Academia Europaea, the pan-European Academy of Sciences, Humanities and Letters, with a membership of over 3,800 elected scholars, expressed its support for CEU in a letter to Hungarian Prime Minister Viktor Orban.
"The presence of institutions such as the Central European University, have become beacons of recognised international quality as both institutions and as educators of leading Hungarian and foreign students, researchers and scholars," Academia Europaea President Sierd Cloetingh said in the letter. "Such students make real contributions to the overall added-value of Hungary’s investment in its highly educated human capital. The CEU and other such campuses, also make significant contributions to the collective strengths of Hungary’s traditionally excellent academic base, as seen from outside of Hungary itself and are also seen from the outside as integral to the Hungarian educational system.
Our express desire as the AE, is always to see excellence supported and academic collaborative endeavour promoted within all the countries of Europe. But, and in the context of the proposed legislation: we regretfully see the latest proposed development as a threat to this aspiration and discriminatory towards specific institutions. We therefore make a plea to the government of Hungary: please pause, and reflect on the possible long-term negative impacts that the proposed legislation may have on a leading centre for scientific excellence and world class scholarship. The presence of CEU is strongly beneficial to Hungary.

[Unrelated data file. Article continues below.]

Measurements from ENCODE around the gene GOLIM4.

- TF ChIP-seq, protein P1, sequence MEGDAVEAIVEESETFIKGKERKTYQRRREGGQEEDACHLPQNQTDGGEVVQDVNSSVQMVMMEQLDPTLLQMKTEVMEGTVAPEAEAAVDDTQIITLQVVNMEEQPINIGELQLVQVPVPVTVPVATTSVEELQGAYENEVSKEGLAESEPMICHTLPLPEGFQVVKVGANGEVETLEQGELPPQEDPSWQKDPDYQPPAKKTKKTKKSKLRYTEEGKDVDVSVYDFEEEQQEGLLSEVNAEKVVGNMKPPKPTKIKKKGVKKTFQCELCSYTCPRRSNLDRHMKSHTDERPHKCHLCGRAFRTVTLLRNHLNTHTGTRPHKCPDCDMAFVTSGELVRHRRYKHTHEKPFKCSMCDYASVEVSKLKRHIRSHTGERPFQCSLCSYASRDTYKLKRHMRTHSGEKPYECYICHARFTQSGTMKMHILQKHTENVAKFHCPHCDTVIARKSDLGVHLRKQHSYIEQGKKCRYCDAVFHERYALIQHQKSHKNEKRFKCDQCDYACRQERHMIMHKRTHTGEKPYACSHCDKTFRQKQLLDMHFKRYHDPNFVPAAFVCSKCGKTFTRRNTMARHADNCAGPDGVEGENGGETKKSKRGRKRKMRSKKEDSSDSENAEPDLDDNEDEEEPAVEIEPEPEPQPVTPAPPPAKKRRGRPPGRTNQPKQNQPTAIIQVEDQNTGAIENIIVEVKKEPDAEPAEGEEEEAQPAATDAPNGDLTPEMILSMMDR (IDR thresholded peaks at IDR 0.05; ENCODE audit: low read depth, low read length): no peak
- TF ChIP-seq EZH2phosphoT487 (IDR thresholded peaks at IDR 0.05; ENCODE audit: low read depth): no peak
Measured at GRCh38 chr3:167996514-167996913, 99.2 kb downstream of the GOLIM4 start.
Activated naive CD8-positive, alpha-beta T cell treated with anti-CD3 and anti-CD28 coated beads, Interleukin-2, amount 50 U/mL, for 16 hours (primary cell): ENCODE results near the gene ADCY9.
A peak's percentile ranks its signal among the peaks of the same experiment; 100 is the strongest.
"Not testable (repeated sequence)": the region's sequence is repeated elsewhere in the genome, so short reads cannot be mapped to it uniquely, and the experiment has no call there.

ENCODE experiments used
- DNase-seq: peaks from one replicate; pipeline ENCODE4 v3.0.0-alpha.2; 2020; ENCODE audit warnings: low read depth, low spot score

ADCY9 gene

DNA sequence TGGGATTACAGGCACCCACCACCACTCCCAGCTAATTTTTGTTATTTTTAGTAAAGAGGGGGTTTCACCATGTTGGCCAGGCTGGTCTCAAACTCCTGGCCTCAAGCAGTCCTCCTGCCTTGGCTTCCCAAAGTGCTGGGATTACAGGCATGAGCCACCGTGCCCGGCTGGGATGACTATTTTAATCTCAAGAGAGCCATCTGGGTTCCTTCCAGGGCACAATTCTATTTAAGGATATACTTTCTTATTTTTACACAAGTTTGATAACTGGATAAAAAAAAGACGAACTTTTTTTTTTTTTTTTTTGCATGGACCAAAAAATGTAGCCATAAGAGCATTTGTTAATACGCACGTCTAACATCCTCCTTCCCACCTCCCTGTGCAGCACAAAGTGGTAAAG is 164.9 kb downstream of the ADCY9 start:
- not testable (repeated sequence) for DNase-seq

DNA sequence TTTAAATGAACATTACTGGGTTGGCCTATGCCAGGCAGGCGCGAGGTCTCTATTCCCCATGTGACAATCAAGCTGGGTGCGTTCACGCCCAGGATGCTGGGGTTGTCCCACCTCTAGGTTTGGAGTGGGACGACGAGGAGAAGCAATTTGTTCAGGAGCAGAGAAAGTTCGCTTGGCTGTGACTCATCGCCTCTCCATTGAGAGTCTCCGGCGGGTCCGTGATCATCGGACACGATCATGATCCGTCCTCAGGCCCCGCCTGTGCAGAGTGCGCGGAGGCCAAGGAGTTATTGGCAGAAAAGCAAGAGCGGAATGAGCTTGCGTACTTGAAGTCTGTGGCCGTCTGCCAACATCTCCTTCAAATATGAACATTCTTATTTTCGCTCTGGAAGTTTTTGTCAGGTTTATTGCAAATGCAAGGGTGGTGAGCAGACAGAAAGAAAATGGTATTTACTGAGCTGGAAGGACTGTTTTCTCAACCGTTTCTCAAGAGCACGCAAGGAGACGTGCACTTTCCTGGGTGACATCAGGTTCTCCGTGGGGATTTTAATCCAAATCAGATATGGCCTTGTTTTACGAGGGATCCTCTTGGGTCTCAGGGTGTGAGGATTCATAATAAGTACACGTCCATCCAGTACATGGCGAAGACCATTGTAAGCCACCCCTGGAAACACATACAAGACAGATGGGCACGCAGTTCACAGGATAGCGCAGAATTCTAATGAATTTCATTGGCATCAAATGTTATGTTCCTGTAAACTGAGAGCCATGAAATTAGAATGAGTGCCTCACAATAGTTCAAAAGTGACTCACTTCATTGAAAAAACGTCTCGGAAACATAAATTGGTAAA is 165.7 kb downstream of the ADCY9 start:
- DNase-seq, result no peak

As an organisation of individual scholars, we value our Hungarian colleagues’ expertise and their international status and we urge the Government of Hungary to safeguard the present system of institutions for the future development of globally excellent scholars.
We are fully supportive of all of the many European and international individual academics, that have already expressed concern about the proposed legislative acts and we also agree with other academic institutions, including many European national academies (including the President of the Hungarian Academy of Sciences) and individual scholars that have also expressed their concerns regarding negative impacts of the proposed legislation.
We do remain confident that the Government of Hungary will find pragmatic solutions to address any existing administrative or legislative anomalies, without targeting individual institutions or putting at risk excellent science that flourishes in Hungary."